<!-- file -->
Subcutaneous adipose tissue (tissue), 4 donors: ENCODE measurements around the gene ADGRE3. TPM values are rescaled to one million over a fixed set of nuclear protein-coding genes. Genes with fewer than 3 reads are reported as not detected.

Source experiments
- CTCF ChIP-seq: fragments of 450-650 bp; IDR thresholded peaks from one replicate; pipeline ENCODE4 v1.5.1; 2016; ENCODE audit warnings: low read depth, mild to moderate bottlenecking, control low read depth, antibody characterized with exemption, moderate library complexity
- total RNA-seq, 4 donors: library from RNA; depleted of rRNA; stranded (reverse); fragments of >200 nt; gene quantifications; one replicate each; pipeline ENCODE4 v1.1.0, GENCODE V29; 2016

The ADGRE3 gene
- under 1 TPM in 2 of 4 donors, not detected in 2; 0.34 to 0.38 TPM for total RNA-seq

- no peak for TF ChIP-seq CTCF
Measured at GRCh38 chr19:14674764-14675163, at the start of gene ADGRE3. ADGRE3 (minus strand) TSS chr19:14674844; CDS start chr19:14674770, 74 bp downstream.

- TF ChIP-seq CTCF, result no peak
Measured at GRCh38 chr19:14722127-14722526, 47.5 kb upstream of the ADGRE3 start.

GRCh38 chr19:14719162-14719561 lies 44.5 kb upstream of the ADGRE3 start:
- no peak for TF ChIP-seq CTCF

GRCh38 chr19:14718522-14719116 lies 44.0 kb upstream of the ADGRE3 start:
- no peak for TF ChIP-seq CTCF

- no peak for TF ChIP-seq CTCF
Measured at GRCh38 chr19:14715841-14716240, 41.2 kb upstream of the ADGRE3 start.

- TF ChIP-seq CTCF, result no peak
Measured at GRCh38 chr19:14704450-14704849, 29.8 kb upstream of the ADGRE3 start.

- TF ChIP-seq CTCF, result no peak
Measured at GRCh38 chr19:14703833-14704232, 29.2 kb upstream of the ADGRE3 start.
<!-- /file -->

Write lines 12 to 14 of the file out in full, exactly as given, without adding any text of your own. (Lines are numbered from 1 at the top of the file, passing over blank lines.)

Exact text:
- no peak for TF ChIP-seq CTCF

GRCh38 chr19:14718522-14719116 lies 44.0 kb upstream of the ADGRE3 start:
- no peak for TF ChIP-seq CTCF